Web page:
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Religion’s “return” to higher education

By Douglas Jacobsen and Rhonda Hustedt Jacobsen


This fall about ten million undergraduate students will be heading back to America’s 2500 four-year colleges and universities, and they will be attending schools that are significantly more attuned to religion than they were ten or twenty or thirty years ago. Today’s students encounter religion in a wide variety of forms and settings, both on campus and off. They participate in traditional religious activities, they take classes about the history and sociology of culture wars and religious extremism, they interact with friends from diverse religious backgrounds, and they experiment with different forms of personal spirituality. Religion has “returned” to higher education, and the scope and nature of the learning taking place on campuses today is being enriched by this development.

We use the word “return” in quotes when referring to religion because the religion that is returning to higher education is a new kind of religion. In the past, religion usually meant historic religion or what is sometimes called “organized” religion. Many of the Ivies and older universities had been founded for the purpose of training students as ministers, and Christian or Judeo-Christian values and beliefs retained their strong influence on many colleges and universities until well into the twentieth century. But by the last half of the 20th century, secularization had become the academic norm, and religion was intentionally shunted aside, relegated to the private worlds of individuals.

In the last two or three decades religion in America has changed. Religion in America is now pluriform, a term we use to refer to the fact that American religion is now both pluralistic (because it includes all of the world’s historic religions) and spiritually brackish (meaning the boundary line between what is religious or spiritual and what is not religious has been thoroughly blurred). Some atheists may describe themselves as spiritual, and those who are non-religious (about 30% of the traditional-college-age population) often actively seek a religious-like sense of grounding, purpose, and meaning in their lives. As for trying to restrict religion to some kind of purely private or personal dimension of life, the terrorist attacks of 9/11 halted that myth once and for all.

Almost everyone now agrees that religion plays a major role in just about every aspect of American and global culture. For the past five years we have studied the ways colleges and universities are responding to religion’s return. At Harvard, it meant debating the inclusion of religion in general education requirements, while MIT appointed the first-ever Chaplain to the Institute. At the University of North Dakota, “spiritual wellness” was added to the list of major educational goals, and on dozens of campuses space was set aside for Muslim prayer rooms.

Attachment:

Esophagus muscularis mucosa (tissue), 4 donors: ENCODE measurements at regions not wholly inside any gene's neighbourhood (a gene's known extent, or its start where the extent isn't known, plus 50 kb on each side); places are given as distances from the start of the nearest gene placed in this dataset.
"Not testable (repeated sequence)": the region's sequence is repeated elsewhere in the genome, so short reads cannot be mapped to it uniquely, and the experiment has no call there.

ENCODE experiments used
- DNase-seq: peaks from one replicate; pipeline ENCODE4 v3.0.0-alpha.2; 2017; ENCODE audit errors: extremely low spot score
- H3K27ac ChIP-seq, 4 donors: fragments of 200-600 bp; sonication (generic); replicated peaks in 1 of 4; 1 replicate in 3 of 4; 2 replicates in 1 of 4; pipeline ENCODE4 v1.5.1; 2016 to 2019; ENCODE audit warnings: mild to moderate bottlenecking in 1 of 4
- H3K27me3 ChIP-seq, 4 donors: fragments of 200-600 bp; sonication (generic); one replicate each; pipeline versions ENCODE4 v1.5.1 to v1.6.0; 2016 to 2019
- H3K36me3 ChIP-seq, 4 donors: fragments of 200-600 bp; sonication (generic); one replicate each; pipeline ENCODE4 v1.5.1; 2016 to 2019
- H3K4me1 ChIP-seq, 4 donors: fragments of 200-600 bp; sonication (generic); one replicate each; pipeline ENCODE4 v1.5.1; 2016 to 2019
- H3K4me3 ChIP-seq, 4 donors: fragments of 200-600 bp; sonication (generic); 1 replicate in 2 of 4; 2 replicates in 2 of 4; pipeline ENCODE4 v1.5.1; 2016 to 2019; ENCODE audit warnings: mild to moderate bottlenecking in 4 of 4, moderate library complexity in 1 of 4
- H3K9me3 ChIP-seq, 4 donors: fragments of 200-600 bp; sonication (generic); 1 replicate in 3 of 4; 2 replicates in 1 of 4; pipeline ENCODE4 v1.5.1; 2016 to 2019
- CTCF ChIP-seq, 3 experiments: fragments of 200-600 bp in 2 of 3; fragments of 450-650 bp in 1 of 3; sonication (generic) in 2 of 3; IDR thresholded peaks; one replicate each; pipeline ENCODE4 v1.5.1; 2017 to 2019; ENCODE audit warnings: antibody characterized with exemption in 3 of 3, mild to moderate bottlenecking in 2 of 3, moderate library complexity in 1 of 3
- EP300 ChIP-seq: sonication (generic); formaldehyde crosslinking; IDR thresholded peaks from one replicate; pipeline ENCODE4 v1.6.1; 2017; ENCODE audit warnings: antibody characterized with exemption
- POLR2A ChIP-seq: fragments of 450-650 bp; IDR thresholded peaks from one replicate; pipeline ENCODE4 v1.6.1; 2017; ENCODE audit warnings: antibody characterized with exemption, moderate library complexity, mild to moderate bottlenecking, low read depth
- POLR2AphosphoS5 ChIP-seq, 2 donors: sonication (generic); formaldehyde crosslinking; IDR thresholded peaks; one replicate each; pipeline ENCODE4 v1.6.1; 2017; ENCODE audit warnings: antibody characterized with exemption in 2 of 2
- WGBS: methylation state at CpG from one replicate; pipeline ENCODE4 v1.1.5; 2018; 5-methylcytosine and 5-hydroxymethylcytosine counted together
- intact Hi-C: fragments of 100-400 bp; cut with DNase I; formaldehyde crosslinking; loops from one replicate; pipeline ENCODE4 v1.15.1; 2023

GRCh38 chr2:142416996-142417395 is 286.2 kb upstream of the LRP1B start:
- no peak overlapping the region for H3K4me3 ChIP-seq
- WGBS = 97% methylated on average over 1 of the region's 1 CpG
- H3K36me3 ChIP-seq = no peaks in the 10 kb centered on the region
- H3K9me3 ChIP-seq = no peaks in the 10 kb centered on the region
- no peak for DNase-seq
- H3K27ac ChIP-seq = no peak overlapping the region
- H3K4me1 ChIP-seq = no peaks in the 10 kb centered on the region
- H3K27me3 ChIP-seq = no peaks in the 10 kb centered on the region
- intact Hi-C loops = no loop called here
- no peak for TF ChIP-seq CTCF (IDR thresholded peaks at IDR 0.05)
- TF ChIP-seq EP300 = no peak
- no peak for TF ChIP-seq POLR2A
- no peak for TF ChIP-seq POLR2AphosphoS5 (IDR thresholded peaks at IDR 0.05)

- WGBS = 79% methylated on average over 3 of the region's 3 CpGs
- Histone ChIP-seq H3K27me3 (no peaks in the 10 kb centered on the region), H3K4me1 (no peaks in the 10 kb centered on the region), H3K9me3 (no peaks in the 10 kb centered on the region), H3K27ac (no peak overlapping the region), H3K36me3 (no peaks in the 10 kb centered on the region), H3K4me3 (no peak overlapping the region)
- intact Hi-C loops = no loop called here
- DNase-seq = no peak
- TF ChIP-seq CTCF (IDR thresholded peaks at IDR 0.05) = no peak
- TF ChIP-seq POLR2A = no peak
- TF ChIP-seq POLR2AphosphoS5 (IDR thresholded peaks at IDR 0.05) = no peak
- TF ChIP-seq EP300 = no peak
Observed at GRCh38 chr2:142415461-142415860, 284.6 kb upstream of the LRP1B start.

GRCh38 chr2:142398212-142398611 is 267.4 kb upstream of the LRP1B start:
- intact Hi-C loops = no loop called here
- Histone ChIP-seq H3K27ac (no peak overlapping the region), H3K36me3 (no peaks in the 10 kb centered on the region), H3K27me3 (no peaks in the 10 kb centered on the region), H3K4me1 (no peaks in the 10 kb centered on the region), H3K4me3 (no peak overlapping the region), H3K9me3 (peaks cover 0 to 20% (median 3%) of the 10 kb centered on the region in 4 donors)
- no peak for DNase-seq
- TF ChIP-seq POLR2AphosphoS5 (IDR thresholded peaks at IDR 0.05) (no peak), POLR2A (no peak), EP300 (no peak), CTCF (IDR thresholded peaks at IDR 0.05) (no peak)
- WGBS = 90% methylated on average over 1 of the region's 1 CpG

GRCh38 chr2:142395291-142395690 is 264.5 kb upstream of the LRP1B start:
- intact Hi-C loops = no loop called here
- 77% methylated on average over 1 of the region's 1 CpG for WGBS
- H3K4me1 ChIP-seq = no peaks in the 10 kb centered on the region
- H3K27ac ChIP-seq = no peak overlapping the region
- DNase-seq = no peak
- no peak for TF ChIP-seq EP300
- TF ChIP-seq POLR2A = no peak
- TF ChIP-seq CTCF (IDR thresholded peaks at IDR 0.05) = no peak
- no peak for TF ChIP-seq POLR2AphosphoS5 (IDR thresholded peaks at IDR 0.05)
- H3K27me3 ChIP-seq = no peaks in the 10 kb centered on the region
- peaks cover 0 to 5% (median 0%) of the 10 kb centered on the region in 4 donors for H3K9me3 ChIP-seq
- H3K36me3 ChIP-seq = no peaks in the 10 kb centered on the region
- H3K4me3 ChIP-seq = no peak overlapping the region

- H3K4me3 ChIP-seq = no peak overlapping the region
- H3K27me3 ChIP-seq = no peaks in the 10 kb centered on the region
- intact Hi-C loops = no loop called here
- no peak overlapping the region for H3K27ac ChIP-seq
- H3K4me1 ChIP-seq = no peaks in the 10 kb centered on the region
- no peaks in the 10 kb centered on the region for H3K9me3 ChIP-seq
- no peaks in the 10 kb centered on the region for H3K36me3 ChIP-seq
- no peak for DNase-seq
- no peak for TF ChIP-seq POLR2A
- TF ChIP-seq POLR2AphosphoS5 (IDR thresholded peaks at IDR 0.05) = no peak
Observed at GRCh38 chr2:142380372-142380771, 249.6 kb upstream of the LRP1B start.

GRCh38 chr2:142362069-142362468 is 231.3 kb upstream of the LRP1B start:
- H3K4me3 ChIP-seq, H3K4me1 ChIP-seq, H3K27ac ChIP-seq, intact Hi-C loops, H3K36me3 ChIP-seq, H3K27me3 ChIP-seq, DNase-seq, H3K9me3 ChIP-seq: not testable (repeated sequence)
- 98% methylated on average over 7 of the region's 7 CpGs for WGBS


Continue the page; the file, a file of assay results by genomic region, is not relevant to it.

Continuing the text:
Based on conversations with hundreds of faculty, students, and administrators at colleges and universities as varied as Penn State, Vassar, and Brigham Young University, we have isolated six religious questions that are central to higher education. The first two questions deal with “historic religion” (i.e. traditional organized religion), the next two questions focus on “public religion,” and the last two are related to “personal religion” (i.e. spirituality):

  • What should an educated person know about the world’s religions?
  • What are appropriate ways to interact with those of other faiths?
  • What assumptions and rationalities — secular or religious — shape the way we think?
  • What values and practices — religious or secular — shape civic engagement?
  • In what ways do the personal convictions of students and faculty enter into the teaching and learning process?
  • How might colleges and universities point students toward lives of meaning and purpose?


These questions capture a mix of knowledge-based items (like religious literacy) and more reflective concerns about how religion functions in the world and in individual lives. Devoting time and energy to answering these questions will strike some critics as a luxury that simply can’t be afforded when college costs are soaring, student debt is mounting, and graduates are not getting jobs. But higher education in America has always been about more than jobs and about more than the merely practical. It has also been about understanding oneself and the world. In today’s religiously pluriform era, it may be that these “softer” competencies are precisely the ones that colleges and universities cannot afford to ignore.

Douglas “Jake” Jacobsen (Ph.D., History of Christianity, University of Chicago) and Rhonda Hustedt Jacobsen (Ed.D., Social Foundations of Education, Temple University), members of the faculty at Messiah College, are co-directors of the Religion in the Academy Project and co-authors of No Longer Invisible: Religion in University Education (Oxford, 2012).

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Image credit: This building is Stuart Hall, in the main quadrangle of the University of Chicago campus. Photo by peterspiro, iStockphoto.

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One Response to “Religion’s “return” to higher education”
  1. Charlie says:

    The blessing of being in this country where religion and education is the accessibility. Individuals willing to sacrifice can obtain a higher education.

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